Debate has been rife lately over the age-old practice of adopting the male surname. In a world that grows ever more liberal and politically correct, women are struggling with how to define themselves once they get hitched. Is this lingering tradition a universally recognised symbol of family, or is it just patriarchal poppycock?
No doubt due to Ronan’s imminent nuptials to a younger model, Yvonne Keating recently reverted to her maiden name Connolly. (Seriously, second wife? Have these women never heard Life Is a Rollercoaster?) This begs the question: if marriage tends not to be for life these days, is the name change worth it? Obviously, it’s not desirable to be in the white meringue dress saying “I won’t take your name just in case we do split up”, but it is worth a second thought.
Apparently, the latest celebrity faux pas is calling Cheryl Cole by her old moniker. I know I am biased in my dislike for the woman, but what does she expect? Unless you flip through Heat magazine every week, it’s hard for the general public to keep up. You don’t get to change from Tweedy to Cole to ‘just Cheryl’ back to Cole to Fernandez-Versini and expect the world to adjust accordingly. Maybe next time, don’t add six syllables and we’ll jump right on board.
I like my name. It is my identity, my connection to my past and my lineage. I don’t think I would feel fully myself if I were to change it. My underdeveloped romantic gene causes me to bypass the lovely gesture and think practically; imagine the hassle of changing all my cards and online accounts? Sorry, future husband, but I want to remain true to Visa and my Bebo page.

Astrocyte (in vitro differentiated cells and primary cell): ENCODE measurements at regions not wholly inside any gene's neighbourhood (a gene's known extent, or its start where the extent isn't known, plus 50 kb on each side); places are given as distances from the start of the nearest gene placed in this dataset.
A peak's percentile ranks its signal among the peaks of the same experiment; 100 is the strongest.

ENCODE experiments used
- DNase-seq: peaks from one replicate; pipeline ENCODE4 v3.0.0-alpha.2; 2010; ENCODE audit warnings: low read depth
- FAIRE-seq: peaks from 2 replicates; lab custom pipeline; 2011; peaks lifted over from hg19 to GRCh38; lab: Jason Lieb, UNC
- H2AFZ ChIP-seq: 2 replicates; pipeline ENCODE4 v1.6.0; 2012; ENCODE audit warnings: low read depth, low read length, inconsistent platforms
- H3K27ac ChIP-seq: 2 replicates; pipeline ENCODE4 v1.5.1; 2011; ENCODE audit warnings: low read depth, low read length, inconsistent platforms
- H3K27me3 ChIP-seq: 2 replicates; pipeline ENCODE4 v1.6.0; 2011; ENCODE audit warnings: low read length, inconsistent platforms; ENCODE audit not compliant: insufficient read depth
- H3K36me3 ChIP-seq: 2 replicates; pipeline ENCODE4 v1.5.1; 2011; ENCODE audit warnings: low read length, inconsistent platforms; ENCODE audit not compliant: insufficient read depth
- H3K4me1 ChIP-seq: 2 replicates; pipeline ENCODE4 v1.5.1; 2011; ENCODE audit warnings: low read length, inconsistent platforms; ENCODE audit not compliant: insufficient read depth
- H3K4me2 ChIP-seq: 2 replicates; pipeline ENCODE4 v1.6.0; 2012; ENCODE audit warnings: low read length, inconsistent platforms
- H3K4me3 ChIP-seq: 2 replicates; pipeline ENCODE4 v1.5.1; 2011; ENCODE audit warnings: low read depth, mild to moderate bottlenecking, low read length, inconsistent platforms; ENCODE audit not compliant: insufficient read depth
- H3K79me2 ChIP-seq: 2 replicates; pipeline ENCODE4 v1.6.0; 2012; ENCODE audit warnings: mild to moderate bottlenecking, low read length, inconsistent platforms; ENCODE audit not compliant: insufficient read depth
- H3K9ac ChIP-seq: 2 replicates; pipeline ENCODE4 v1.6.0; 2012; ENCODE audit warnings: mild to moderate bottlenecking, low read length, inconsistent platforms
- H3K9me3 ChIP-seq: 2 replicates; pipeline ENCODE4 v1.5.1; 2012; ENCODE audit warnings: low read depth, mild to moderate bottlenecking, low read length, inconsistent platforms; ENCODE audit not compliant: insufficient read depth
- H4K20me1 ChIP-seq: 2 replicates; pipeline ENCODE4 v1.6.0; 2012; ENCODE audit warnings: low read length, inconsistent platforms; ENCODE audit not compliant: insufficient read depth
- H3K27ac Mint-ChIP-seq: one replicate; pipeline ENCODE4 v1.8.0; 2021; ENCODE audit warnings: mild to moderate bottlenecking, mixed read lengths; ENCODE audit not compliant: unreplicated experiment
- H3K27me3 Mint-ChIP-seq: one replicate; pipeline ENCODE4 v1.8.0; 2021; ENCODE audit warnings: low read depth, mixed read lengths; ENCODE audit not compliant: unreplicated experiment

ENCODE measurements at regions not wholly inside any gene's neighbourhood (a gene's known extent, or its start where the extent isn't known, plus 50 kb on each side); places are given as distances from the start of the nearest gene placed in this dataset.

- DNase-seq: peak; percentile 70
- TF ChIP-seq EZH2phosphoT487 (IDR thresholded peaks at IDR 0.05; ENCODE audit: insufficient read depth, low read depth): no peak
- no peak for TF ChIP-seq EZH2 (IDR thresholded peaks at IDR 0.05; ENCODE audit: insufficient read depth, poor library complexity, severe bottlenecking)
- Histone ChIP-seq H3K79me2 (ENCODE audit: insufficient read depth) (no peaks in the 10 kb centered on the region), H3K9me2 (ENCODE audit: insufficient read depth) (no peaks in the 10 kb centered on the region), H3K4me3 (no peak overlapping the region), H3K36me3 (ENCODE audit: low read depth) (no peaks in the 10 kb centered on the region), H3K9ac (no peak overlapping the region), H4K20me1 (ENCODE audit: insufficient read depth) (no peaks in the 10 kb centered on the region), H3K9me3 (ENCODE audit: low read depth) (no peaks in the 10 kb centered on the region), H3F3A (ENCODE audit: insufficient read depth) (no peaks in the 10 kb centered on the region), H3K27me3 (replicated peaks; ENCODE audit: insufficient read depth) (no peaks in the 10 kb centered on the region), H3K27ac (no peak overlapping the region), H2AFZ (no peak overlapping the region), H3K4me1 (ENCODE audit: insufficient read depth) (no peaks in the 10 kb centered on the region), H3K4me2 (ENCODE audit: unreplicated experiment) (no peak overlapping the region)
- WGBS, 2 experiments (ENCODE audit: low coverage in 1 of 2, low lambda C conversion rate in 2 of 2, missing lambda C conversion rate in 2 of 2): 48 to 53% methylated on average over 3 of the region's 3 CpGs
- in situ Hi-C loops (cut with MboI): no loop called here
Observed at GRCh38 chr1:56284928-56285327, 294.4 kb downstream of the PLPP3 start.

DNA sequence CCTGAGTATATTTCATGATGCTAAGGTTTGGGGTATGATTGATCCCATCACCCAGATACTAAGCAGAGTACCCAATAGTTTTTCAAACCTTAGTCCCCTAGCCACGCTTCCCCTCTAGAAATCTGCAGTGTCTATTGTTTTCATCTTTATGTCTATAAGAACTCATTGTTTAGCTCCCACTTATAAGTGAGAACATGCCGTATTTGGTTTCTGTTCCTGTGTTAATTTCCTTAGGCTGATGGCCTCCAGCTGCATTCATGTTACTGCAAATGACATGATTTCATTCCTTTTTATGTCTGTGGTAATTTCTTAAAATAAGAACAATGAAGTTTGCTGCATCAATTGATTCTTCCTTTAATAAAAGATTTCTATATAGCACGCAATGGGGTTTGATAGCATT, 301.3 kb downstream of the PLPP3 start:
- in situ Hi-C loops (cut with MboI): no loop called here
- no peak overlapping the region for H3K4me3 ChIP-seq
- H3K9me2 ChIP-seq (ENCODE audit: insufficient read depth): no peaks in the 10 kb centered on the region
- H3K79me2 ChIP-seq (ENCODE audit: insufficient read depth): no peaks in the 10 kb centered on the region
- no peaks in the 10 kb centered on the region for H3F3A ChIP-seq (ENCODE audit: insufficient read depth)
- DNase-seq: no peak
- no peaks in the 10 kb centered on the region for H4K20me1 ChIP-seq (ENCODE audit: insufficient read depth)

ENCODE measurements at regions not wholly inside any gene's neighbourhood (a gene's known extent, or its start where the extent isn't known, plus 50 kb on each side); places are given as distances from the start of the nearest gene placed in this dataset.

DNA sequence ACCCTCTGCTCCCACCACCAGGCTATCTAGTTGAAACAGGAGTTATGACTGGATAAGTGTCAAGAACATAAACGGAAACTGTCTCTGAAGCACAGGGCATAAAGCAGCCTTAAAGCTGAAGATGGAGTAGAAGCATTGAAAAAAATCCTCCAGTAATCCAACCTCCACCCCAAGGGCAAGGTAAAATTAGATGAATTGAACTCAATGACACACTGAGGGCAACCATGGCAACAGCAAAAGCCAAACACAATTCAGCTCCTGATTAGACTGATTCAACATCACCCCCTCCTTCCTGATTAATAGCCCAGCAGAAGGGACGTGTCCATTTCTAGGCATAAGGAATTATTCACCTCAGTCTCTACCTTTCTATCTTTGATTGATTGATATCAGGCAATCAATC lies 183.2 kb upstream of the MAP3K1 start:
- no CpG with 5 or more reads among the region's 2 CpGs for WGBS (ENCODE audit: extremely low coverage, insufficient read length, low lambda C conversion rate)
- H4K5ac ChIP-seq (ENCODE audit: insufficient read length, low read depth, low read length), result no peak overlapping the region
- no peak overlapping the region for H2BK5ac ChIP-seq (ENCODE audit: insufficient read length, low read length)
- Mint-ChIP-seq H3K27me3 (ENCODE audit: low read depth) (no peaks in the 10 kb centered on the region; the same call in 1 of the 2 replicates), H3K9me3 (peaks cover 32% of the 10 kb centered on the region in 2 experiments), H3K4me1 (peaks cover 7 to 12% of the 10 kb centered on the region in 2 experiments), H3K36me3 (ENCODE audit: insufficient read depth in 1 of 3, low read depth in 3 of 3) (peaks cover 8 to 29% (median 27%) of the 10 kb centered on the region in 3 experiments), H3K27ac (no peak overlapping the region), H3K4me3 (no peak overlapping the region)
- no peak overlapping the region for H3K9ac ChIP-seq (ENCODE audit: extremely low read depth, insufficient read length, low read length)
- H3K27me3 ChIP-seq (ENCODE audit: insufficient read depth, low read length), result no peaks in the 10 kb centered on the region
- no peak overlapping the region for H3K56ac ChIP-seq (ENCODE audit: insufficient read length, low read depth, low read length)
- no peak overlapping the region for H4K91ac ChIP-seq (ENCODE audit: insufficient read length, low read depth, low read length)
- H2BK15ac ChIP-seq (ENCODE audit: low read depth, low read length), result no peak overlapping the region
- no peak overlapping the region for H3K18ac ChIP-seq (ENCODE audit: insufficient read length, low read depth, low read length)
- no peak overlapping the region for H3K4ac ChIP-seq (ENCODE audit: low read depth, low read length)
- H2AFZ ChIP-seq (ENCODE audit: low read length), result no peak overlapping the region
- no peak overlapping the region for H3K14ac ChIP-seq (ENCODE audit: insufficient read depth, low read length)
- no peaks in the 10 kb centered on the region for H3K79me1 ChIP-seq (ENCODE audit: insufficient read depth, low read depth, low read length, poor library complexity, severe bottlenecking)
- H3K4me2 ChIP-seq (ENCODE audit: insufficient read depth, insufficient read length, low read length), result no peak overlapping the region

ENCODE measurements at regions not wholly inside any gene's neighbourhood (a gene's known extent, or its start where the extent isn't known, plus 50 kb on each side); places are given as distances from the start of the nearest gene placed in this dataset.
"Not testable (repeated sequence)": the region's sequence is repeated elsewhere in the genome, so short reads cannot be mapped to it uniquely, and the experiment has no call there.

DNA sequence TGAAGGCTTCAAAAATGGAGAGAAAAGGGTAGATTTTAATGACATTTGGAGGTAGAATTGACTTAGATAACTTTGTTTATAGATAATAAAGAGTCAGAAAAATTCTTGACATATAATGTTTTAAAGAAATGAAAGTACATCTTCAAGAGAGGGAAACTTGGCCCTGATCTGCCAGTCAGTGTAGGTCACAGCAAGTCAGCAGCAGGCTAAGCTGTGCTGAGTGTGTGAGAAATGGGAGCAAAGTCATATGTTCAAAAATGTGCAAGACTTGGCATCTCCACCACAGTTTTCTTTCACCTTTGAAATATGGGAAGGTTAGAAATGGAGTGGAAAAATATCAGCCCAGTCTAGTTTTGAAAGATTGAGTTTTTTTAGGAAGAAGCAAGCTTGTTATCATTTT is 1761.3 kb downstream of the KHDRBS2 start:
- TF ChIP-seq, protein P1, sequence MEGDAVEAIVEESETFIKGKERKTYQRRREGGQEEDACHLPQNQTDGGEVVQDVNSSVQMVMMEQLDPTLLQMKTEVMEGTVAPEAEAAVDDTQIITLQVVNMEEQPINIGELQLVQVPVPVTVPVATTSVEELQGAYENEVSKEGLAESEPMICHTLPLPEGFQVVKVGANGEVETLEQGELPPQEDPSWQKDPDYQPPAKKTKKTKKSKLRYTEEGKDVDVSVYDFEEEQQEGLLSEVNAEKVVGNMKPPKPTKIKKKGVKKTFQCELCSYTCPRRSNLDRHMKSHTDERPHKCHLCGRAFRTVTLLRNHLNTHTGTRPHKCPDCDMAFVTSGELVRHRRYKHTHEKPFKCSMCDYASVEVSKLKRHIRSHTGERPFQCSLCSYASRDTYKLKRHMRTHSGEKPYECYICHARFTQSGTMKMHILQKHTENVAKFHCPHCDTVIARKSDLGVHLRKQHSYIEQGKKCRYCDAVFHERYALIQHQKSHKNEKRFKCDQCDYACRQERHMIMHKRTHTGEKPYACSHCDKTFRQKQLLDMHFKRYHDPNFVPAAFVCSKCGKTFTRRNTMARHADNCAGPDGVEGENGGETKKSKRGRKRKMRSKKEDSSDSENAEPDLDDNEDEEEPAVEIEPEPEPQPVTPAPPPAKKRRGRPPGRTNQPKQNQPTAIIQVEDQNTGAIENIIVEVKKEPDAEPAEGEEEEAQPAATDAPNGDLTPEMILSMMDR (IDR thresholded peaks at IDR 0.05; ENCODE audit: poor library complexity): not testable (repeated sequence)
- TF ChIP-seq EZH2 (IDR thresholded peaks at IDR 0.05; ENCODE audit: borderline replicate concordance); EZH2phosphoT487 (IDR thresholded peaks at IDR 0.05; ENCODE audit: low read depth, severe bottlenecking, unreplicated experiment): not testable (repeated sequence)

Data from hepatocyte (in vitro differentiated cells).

This brings us to the dreaded double-barrelled name. Fine if you’re Andrew Lloyd Webber, not so fine if you’re Séamus O’Sullivan-Fitzpatrick. (If you exist and are reading this, I apologise.) And what happens if a double-barrelled child marries another double-barrelled child? Is a quadruple-barrelled name even permitted by law?
The Catholic Church would probably string me up for blasphemy against the sacred family structure, but do kids really care? I think they would much prefer a singular surname, be it maternal or paternal, than lugging around the weight of their parents’ indecision. Likewise, I doubt their childhood will be marred by the fact that *shock horror* Mammy’s last name is different.
At the end of the day, it’s your decision and there is no wrong one as long as you choose it for yourself. You don’t have to be a raving feminist or a staunch conservative to select your own identity. Might have to draw the line at Princess Consuela Banana Hammock, though.